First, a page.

Medicaid managed care stressing children's therapy

MONROE - When little Dorian Parham wants something, he pulls at his grandmother instead of telling her.

Just four months from his third birthday, the boy from Social Circle should be communicating in simple sentences. Instead, he speaks only in phrases that are hard to understand.

Without speech therapy, he is going to have a hard time when he starts school, said Ellen Roberts, a speech language pathologist who was working with Dorian one day last week inside Children & Adult Therapy Services in Monroe.

"He wouldn't have practiced language as long as the other kids,'' she said. "He's going to be at a disadvantage.''

Down the hall, 7-year-old Tomia Vinson of Monroe, who suffers from seizures that affect her speech and fine motor skills, is learning how to color within the lines of a pattern. The first-grader has been suspended from school three times this semester.

"If you can't hold your pencil properly, you get tired,'' Roberts said. Then, you start doing other things, which leads to an outburst. Eventually, you get labeled a behavior problem.''

Both children were being treated for free that day. The therapy office was awaiting authorization to take Dorian as a new patient, while Tomia has used up her authorized visits and been denied coverage for more therapy.

Problems common

Roberts said the delays and denials her young patients face are typical of what is happening to children's therapy services across metro Atlanta and middle Georgia since the state introduced managed care to Medicaid enrollees in those regions in June.

Now, her colleagues in the rest of Georgia are worried that the same fate awaits them when the Department of Community Health completes the rollout of the program this Friday.

"The process is time-intensive, labor-intensive, paper-intensive and significantly confusing,'' Marisa Harvey, a physical therapist from Albany, told the board that oversees the DCH last week. "Children are missing needed therapy sessions.''

Three HMO-like plans hired by the state for about $3 billion began covering 600,000 low-income adults and children on June 1. A like number will be added to the program Friday.

The concept behind the initiative is to bring the same savings managed care has achieved with private insurance to Medicaid and, thus, to Georgia taxpayers.

At the same time, the program's backers say assigning Medicaid patients to a primary care doctor will lead to more continuity in their health care, with a greater emphasis on illness prevention.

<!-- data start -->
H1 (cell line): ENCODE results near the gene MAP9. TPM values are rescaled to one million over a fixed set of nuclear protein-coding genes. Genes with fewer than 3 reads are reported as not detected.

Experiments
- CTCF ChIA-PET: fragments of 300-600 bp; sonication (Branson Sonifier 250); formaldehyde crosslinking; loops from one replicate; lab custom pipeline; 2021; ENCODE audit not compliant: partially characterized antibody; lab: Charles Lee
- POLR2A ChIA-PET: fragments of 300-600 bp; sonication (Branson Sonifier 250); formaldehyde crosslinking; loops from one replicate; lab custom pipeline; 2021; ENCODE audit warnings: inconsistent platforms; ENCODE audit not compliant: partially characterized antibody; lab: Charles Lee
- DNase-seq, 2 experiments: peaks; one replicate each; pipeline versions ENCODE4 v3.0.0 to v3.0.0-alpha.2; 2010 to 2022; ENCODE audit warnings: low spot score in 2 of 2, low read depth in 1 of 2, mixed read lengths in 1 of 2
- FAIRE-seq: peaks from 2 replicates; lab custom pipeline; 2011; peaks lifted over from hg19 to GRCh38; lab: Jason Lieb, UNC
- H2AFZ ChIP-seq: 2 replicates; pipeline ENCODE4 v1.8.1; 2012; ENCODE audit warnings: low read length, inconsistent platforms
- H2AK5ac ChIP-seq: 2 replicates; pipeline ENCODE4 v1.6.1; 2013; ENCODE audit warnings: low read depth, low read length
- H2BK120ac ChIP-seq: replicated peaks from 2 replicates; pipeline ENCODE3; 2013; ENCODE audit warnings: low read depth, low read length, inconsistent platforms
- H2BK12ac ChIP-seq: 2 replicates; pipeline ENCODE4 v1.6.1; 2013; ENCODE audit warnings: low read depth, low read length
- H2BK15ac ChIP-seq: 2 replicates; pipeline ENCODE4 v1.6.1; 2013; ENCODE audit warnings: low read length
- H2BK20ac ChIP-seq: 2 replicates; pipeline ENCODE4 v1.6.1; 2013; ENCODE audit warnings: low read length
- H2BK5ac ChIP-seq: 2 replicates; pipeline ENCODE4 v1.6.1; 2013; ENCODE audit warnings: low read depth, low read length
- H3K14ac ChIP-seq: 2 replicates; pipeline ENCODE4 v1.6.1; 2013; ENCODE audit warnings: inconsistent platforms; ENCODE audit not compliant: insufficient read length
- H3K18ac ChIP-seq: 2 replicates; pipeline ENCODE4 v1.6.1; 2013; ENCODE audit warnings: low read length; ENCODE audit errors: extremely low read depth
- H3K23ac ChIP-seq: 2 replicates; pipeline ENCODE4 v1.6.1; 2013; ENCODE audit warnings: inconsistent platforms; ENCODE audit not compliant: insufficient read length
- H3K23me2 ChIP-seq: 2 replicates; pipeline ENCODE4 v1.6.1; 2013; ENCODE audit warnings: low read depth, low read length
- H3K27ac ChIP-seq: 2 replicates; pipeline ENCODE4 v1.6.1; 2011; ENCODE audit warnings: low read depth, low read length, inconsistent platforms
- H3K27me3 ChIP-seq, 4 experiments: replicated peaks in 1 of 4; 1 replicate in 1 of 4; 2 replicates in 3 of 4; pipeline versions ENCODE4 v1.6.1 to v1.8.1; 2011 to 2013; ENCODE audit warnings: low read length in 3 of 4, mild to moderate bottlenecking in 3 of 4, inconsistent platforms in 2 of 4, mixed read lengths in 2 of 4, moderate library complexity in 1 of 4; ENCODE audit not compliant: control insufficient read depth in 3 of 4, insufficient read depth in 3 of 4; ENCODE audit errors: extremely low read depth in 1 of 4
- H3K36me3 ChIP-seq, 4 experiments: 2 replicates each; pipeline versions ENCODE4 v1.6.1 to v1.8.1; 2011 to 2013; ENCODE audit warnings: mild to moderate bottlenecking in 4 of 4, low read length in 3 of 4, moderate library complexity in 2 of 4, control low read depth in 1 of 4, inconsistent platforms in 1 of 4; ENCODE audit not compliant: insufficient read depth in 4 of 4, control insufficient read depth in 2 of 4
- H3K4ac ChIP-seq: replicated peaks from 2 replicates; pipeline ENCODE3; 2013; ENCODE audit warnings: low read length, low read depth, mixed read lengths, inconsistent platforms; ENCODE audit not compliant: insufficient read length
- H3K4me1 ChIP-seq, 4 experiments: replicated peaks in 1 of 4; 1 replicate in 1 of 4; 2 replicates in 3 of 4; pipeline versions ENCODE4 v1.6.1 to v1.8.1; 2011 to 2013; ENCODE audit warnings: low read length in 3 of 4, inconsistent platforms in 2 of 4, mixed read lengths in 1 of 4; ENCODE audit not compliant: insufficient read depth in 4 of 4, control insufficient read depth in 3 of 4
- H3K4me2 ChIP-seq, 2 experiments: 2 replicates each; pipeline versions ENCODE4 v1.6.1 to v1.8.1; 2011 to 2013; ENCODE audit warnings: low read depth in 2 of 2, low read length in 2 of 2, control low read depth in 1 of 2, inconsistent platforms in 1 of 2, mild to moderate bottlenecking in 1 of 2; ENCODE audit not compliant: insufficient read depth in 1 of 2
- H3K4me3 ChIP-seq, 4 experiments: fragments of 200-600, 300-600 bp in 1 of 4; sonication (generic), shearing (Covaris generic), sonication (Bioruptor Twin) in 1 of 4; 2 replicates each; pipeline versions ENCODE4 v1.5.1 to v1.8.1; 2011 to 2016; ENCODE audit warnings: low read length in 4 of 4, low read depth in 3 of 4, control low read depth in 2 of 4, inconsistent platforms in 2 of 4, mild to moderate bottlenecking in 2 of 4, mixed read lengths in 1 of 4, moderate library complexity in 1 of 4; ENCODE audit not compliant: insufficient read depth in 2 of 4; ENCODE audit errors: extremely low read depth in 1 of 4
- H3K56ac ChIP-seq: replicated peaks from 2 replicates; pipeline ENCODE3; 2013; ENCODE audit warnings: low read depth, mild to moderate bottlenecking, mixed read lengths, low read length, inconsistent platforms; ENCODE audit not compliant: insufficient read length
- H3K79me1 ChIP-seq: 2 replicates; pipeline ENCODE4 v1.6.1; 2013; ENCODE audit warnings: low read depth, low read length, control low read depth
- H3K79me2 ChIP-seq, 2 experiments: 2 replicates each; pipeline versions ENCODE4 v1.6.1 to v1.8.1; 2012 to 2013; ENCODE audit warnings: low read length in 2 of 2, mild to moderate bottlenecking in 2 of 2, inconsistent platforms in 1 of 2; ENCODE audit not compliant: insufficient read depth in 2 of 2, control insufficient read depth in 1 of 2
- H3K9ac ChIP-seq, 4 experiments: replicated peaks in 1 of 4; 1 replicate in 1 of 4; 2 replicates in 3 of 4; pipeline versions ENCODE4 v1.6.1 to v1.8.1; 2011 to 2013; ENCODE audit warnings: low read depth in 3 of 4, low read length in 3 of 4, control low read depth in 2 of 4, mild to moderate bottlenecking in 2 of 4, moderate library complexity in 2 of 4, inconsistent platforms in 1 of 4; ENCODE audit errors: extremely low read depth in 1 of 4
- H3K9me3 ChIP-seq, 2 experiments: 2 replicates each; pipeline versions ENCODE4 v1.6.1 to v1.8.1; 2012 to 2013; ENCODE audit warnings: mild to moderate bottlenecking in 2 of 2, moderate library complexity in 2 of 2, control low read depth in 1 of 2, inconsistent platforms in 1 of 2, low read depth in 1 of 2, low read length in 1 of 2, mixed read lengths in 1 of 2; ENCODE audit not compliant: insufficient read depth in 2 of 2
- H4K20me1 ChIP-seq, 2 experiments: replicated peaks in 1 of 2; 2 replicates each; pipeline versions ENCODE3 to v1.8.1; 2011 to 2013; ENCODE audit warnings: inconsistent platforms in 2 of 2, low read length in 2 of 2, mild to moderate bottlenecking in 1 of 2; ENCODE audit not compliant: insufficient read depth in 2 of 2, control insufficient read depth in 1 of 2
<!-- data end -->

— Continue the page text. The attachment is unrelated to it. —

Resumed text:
But the program got off to a rocky start. Doctors have complained - some loudly - about delayed payments that have hurt their ability to treat patients.

A lawsuit filed by about a dozen doctors and medical practices this month alleges that some have been forced to lay off staff members. The suit seeks class action status for the plaintiffs, so it could affect thousands of providers.

State health officials and representatives of the three "care management organizations'' hired to run the program have conceded that delays in processing and paying claims occurred frequently during the early weeks.

But they say they're making steady progress.

Through Aug. 11, according to figures supplied by the DCH, the CMOs had paid out about $55 million in claims. In 96 percent of the cases, the companies were disposing of claims by either paying or denying them within 15 business days.

"It's not going badly at all,'' said Kathy Driggers, the agency's Medicaid director.

Visit limit

But the therapists' beef with Medicaid managed care goes beyond administrative glitches.

They're upset with a directive that limits children to an initial round of eight visits.

If a child needs more therapy after that, the therapist has to request another authorization from a primary care doctor, which may or may not be approved by the CMO.

Harvey said the vast majority of children receiving therapy services need more than eight sessions.

"If we could fix these children in eight visits ... everybody would be at our doorstep,'' added Roberts. "With children, you're not going to see progress from therapy session to therapy session. We tend to see change in 21⁄2 to three months.''

With that in mind, Roberts asked Gov. Sonny Perdue in a letter dated Aug. 18 to consider "carving out'' children's therapy services from the new program.

Driggers said the state is paying special attention to how the CMOs handle children's therapy. She said that although the companies run Medicaid managed care programs that cover therapy services for other states, each state is different.

"There's been a big learning curve for the plans in figuring out how we cover therapy services,'' she said.

At the same time, the CMOs defend the eight-visit threshold as part of well-researched standards they have developed for children's therapy.

"When any kind of request for therapy comes in, we use national guidelines,'' said Kent Jenkins, spokesman for Amerigroup, one of the CMOs hired for the program. "If it's something that's medically necessary, we want to cover it. If something diverges from that, we have a pediatrician who examines the case.''

But Roberts said such rationing of care misses the big picture.

"We understand about containing costs,'' she said. "(But) if you help children with these skills, they're going to be healthier, stay in school longer and become productive members of the community.''